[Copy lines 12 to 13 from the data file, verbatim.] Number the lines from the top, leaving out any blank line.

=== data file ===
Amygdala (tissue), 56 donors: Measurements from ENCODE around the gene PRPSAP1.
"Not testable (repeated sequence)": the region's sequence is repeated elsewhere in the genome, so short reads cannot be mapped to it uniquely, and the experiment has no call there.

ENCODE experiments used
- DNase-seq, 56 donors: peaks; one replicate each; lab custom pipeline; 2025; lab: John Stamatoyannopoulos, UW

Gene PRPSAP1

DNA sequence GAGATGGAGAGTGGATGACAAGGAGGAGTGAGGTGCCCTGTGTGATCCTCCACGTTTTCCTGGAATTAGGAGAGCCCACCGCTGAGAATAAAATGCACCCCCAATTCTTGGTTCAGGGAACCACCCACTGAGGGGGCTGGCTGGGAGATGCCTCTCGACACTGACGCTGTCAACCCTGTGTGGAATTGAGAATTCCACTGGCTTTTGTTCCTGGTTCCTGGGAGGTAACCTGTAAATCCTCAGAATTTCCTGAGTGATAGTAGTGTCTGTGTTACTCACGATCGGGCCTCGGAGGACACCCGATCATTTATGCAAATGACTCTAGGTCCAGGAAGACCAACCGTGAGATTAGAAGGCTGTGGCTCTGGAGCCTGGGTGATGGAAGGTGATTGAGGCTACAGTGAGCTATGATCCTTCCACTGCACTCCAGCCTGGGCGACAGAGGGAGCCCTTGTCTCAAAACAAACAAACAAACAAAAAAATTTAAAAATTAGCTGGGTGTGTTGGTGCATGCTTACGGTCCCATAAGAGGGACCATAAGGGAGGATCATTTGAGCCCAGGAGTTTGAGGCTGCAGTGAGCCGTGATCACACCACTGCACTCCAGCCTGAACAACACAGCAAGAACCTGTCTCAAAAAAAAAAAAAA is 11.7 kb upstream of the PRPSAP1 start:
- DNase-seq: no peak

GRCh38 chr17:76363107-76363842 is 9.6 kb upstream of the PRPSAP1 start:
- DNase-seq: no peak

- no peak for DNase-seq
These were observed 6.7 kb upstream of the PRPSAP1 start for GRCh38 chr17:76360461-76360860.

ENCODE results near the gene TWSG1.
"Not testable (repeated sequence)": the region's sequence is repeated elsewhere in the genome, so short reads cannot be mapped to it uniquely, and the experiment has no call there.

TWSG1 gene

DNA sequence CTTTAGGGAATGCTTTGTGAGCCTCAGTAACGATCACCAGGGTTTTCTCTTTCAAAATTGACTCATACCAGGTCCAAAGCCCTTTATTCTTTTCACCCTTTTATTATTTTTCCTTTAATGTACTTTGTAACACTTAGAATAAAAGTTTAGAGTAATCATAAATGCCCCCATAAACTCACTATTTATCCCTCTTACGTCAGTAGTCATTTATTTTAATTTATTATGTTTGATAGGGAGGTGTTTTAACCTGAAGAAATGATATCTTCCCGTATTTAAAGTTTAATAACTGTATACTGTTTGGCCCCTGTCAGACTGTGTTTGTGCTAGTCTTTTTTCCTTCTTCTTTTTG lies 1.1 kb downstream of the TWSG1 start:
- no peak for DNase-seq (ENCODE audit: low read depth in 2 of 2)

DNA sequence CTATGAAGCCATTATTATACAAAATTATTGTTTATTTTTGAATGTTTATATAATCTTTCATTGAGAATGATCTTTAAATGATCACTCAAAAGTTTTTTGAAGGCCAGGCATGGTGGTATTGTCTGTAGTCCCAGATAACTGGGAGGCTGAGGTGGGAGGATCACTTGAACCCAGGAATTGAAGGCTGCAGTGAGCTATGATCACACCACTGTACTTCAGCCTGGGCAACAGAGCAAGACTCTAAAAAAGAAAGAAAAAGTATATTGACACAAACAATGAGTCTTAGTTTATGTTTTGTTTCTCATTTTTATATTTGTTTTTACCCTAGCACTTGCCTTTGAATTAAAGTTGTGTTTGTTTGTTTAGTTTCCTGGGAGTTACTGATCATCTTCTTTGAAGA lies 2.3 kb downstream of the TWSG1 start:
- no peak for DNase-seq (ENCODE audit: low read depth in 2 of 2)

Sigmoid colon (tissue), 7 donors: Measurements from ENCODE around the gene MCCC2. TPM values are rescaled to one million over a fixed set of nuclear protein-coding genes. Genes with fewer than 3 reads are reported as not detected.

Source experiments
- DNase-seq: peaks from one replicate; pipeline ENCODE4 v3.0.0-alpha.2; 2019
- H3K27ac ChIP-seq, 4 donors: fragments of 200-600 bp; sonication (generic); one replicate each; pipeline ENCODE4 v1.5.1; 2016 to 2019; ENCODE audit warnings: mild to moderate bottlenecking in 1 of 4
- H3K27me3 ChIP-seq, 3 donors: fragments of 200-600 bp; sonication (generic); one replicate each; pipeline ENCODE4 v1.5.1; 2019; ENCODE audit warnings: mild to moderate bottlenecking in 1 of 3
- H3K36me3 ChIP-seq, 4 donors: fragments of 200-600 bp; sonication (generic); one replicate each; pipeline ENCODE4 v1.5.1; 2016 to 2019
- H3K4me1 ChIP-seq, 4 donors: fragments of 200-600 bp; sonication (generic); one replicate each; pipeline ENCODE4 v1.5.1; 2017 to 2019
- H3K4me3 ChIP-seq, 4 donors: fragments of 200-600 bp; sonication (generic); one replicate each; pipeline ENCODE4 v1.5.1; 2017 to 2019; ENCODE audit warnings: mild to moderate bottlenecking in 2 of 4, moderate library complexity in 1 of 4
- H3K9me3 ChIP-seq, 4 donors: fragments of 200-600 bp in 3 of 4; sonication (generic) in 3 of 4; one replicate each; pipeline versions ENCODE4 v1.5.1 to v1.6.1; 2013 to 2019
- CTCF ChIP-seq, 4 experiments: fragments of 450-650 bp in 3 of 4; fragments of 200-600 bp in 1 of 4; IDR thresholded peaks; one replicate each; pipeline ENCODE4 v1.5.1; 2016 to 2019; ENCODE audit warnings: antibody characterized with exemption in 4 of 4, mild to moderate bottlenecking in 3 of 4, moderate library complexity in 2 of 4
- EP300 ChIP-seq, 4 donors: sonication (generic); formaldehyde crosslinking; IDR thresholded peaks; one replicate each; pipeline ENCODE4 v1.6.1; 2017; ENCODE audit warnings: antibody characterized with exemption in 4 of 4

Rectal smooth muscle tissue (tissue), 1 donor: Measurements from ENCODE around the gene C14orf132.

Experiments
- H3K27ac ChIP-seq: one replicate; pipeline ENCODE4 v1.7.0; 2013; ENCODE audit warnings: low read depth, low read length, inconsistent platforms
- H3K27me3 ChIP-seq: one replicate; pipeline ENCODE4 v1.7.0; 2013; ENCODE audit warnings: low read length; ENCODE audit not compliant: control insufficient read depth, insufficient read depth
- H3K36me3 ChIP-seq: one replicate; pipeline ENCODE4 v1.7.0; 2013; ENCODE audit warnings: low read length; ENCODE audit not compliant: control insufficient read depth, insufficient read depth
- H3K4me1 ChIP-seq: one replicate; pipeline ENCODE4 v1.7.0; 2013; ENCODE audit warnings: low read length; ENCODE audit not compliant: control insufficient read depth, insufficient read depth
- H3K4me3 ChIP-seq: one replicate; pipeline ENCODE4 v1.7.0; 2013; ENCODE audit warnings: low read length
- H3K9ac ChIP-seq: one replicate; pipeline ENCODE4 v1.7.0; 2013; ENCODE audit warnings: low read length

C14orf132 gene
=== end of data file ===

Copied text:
ENCODE results near the gene TWSG1.
"Not testable (repeated sequence)": the region's sequence is repeated elsewhere in the genome, so short reads cannot be mapped to it uniquely, and the experiment has no call there.